The politicians’ licence to kill and the art of fomenting riots

In the din over the death figures what has gone undernoticed is the systemic manipulation to protect the high profile guilty in all the cases. Curiously, in none of the cases the big players -- the actual brains behind the riots -- have gone punished.

Akshaya Mishra November 02, 2011 20:18:47 IST
The politicians’ licence to kill and the art of fomenting riots

Pogrom - no other word in the dictionary attracts universal revulsion as this one does. But it constitutes a permanent sore spot in almost every civilisational narrative. The Holocaust—the genocide of nearly six million Jews by Nazi Germany during World War II—continues to evoke horror and disbelief by the sheer magnitude of the barbarity. Closer home, the riots of 1984, 1993 and 2002—pogroms with a different name—still rankle.

Technically, a riot and a pogrom are different. But on the ground all differences blur, particularly in the cases of the Delhi anti-Sikh riots, the Mumbai riots of 1993 and the Gujarat anti-Muslim riots of 2002. It is finally massacre of a target group, often with the active or passive support of the government or politically powerful local forces with strong sectarian sentiments.

Comparing one riot to the other is non-sensical - there’s no purpose in trying to prove that one act of savagery is better than the other. For the record, close to 2,800 Sikhs were killed in the aftermath of the killing of former Prime Minister Indira Gandhi in the national capital and those killed in Gujarat numbered just above 1,000. In Mumbai, the number of the dead stood around 900. In the latter two, casualties were on both sides though the numbers went against the minorities overwhelmingly.

The politicians licence to kill and the art of fomenting riots

Sikhs beat effigies of Jagdish Tytler and Sajjan Kumar, who were accused of leading anti-Sikh riots in 1984, during a protest in New Delhi on 9 April 2009. Adnan Abidi/Reuters

In the din over the death figures what has gone undernoticed is the systemic manipulation to protect the high profile guilty in all the cases. Curiously, in none of the cases the big players—the actual brains behind the riots—have gone punished. The numbers tell the story. Only 13 people have been punished in the anti-Sikh riots case and around 20 in the Gujarat riots. No politician and police official is behind the bars.

The principal suspects in the 1984 case—Congress leaders the late HKL Bhagat, Sajjan Kumar, Jagdish Tytler and Kamal Nath—have escaped the long arm of the law, as have principal players in the Gujarat riots, which include BJP’s big names as well as top police officials and some Shiv Sena leaders in the Mumbai riots. Clearly, large scale cover-up operations have been afoot to shield the powerful and hoodwink the judiciary in all the cases and it has been successful.

Commissions of Inquiry, that are set up routinely as reflexive action after every riot, serve only to provide breathing space to the governments and scope for them to manipulate evidence and public opinion in their favour. The entire system acts efficiently to neutralise witnesses and hard facts. Those who end of being punished are minor pawns in the whole game, the emotional lot who either trust their leaders too much or get carried away by the heat of the moment.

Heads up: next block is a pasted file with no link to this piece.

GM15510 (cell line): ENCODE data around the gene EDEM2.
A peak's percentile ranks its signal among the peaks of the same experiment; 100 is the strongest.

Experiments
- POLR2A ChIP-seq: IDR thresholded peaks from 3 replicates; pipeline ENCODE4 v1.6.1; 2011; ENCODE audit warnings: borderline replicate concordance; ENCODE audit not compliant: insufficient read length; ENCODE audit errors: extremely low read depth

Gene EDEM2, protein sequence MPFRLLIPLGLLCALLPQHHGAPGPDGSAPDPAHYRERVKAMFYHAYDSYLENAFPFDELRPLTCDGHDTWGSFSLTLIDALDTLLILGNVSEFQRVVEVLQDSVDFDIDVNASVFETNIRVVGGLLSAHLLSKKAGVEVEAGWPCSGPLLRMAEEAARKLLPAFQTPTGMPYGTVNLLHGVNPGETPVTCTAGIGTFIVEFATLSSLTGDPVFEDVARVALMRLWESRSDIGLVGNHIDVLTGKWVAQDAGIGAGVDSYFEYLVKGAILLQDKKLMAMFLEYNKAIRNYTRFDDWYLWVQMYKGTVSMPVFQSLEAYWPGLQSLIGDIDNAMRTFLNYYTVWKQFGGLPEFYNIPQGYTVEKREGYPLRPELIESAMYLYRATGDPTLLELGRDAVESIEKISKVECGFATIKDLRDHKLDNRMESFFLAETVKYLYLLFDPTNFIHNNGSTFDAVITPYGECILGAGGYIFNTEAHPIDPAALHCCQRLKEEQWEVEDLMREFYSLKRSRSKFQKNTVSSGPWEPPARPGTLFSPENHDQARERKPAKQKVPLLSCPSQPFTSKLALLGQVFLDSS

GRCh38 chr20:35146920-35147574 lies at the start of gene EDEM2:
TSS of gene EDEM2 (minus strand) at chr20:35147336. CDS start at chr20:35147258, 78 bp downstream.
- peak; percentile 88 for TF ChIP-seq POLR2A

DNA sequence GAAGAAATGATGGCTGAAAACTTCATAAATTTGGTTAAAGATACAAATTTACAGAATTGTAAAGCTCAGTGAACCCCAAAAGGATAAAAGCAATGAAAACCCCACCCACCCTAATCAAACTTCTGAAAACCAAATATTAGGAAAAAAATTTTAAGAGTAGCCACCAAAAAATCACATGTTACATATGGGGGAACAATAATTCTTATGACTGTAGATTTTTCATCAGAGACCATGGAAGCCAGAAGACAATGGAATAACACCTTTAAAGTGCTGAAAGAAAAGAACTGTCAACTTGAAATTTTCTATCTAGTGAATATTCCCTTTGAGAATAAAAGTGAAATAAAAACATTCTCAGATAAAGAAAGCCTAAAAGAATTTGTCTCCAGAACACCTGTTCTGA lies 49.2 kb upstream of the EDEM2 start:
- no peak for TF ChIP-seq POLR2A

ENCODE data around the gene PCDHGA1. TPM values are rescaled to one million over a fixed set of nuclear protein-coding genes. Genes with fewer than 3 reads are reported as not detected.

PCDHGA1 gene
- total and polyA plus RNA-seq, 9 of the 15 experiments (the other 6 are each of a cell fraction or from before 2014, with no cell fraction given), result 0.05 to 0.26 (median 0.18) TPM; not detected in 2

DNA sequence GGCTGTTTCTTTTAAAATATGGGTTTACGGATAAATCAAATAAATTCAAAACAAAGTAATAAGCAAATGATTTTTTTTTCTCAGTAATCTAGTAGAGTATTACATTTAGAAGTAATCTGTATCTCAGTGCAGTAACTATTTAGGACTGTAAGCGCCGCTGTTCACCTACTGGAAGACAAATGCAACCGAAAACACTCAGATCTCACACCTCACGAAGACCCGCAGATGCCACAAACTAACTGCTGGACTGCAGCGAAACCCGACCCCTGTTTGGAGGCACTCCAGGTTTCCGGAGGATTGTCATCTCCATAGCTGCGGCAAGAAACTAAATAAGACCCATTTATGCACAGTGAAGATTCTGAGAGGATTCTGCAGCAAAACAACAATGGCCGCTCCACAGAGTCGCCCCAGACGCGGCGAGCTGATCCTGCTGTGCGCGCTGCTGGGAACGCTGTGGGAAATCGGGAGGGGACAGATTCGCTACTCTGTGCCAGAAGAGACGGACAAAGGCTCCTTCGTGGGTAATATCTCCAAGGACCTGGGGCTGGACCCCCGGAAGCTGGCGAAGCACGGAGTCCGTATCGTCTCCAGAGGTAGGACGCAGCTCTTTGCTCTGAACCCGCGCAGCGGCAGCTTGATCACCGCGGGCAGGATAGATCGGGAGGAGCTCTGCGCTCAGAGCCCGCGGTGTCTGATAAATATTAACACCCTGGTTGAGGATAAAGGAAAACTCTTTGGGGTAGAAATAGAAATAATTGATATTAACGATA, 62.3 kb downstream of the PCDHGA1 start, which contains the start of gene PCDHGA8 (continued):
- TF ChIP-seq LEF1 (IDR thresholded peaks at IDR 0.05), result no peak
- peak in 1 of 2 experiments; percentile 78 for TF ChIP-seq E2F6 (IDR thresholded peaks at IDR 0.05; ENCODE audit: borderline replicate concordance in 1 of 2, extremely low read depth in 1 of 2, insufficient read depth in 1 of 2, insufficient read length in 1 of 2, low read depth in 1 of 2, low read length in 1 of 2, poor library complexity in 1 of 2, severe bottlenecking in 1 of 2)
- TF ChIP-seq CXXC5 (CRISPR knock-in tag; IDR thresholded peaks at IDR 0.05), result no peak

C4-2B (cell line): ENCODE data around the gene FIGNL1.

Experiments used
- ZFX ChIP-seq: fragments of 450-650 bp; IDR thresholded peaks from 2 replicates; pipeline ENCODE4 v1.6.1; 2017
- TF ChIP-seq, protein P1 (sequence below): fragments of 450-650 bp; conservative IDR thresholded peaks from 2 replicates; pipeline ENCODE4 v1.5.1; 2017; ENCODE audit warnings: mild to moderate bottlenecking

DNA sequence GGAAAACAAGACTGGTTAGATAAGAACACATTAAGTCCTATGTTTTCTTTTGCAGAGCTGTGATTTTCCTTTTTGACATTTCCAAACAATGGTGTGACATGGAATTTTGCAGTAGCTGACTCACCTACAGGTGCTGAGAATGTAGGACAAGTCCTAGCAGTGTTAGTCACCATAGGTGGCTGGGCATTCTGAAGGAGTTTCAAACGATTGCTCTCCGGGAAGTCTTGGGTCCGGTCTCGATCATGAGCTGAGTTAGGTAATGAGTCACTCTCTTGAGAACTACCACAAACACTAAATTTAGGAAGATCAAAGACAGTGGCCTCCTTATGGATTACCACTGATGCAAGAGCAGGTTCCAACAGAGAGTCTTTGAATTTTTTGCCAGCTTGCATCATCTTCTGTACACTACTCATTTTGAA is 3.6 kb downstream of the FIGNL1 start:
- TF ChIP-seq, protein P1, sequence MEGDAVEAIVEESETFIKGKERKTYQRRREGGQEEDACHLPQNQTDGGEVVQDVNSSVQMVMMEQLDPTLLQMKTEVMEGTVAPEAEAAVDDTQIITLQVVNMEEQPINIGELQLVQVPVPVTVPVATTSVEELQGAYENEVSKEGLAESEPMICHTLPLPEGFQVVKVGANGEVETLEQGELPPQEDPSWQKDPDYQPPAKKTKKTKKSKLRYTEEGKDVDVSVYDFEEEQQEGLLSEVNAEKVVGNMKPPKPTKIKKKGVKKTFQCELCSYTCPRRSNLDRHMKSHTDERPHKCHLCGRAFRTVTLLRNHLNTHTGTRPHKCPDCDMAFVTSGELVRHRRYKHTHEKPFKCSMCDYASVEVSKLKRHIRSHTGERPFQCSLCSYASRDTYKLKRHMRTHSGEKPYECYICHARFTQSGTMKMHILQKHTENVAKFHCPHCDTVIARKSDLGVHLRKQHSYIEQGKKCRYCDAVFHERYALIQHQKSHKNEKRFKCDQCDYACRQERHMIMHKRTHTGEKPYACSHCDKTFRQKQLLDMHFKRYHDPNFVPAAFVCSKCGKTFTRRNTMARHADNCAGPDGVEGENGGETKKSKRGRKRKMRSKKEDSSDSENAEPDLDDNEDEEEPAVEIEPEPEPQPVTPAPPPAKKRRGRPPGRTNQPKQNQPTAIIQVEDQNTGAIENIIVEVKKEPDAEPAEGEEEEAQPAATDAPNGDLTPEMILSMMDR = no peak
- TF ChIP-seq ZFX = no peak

The result: the same leaders who have been accused of masterminding communal riots keep pouring out vitriol to incite communities and inflame passions. If there’s a pogrom is waiting to happen somewhere, there’s no reason to be surprised. All the major conditions and players behind them remain the same. They require only a opportune political occasion to provocation to get unleashed.

The country never learns its lessons. It’s never serious.

“I have no hesitation in apologising to the Sikh community. I apologise not only to the Sikh community, but to the whole Indian nation because what took place in 1984 is the negation of the concept of nationhood enshrined in our Constitution,” said Prime Minister Manmohan Singh in his party’s apology to the Sikh community in 2005. It was a brave move from the prime minister. There has been no such effort to bridge the differences with the affected community from the Gujarat government or the leaders of the parties involved in the Mumbai riots.

But in the end political apologies don’t amount to much; they are a cosmetic effort at reconciliation. It showed as the Sikh community marked the 27th year of the Delhi riots on Tuesday. The wounds are still fresh in the victims and they want justice.

Coming back to the main question, why do leaders go scot-free while others suffer? In Mumbai, political parties keep threatening violence over sectarian and other considerations and indulge in it too. The followers and workers are expected to launch an assault in no time after the leader makes the call. However, Mumbai is not an exception. It happens everywhere in the country and no party is immune to inciting people for narrow political ends. Such isolated attacks can easily take the shape of well-developed communal riots.

Here are a few questions before we end.

Why are the leaders allowed to get away with hate rhetoric or threat of violence?

Why must the legal system be so differential to them?

Why are we so lenient towards political trouble-mongers?

Why are we so forgiving of killers, in whatever form?

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